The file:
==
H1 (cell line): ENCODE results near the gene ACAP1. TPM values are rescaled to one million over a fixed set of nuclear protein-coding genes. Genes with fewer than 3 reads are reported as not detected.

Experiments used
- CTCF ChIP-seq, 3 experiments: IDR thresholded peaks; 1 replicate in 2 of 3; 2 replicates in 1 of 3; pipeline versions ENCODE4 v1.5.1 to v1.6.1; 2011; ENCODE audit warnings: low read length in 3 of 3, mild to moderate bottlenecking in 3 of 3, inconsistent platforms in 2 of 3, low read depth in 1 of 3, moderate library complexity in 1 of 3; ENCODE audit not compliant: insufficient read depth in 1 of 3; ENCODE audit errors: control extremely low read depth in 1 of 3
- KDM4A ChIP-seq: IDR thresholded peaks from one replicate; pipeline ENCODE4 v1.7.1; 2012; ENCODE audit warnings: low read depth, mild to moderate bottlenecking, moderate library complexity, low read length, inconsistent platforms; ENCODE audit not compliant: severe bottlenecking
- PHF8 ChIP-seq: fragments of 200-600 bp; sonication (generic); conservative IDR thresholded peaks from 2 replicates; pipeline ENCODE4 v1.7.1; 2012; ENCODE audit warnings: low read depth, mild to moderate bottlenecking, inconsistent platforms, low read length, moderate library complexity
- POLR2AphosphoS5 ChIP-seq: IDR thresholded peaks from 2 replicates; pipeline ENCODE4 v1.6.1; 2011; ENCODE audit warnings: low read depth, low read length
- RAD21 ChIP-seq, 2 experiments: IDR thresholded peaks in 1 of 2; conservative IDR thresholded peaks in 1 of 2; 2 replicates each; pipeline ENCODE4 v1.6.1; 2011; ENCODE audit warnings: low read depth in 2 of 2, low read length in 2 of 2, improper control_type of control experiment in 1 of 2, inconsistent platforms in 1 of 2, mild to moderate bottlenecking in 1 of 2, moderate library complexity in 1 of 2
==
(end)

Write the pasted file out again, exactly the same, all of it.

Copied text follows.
H1 (cell line): ENCODE results near the gene ACAP1. TPM values are rescaled to one million over a fixed set of nuclear protein-coding genes. Genes with fewer than 3 reads are reported as not detected.

Experiments used
- CTCF ChIP-seq, 3 experiments: IDR thresholded peaks; 1 replicate in 2 of 3; 2 replicates in 1 of 3; pipeline versions ENCODE4 v1.5.1 to v1.6.1; 2011; ENCODE audit warnings: low read length in 3 of 3, mild to moderate bottlenecking in 3 of 3, inconsistent platforms in 2 of 3, low read depth in 1 of 3, moderate library complexity in 1 of 3; ENCODE audit not compliant: insufficient read depth in 1 of 3; ENCODE audit errors: control extremely low read depth in 1 of 3
- KDM4A ChIP-seq: IDR thresholded peaks from one replicate; pipeline ENCODE4 v1.7.1; 2012; ENCODE audit warnings: low read depth, mild to moderate bottlenecking, moderate library complexity, low read length, inconsistent platforms; ENCODE audit not compliant: severe bottlenecking
- PHF8 ChIP-seq: fragments of 200-600 bp; sonication (generic); conservative IDR thresholded peaks from 2 replicates; pipeline ENCODE4 v1.7.1; 2012; ENCODE audit warnings: low read depth, mild to moderate bottlenecking, inconsistent platforms, low read length, moderate library complexity
- POLR2AphosphoS5 ChIP-seq: IDR thresholded peaks from 2 replicates; pipeline ENCODE4 v1.6.1; 2011; ENCODE audit warnings: low read depth, low read length
- RAD21 ChIP-seq, 2 experiments: IDR thresholded peaks in 1 of 2; conservative IDR thresholded peaks in 1 of 2; 2 replicates each; pipeline ENCODE4 v1.6.1; 2011; ENCODE audit warnings: low read depth in 2 of 2, low read length in 2 of 2, improper control_type of control experiment in 1 of 2, inconsistent platforms in 1 of 2, mild to moderate bottlenecking in 1 of 2, moderate library complexity in 1 of 2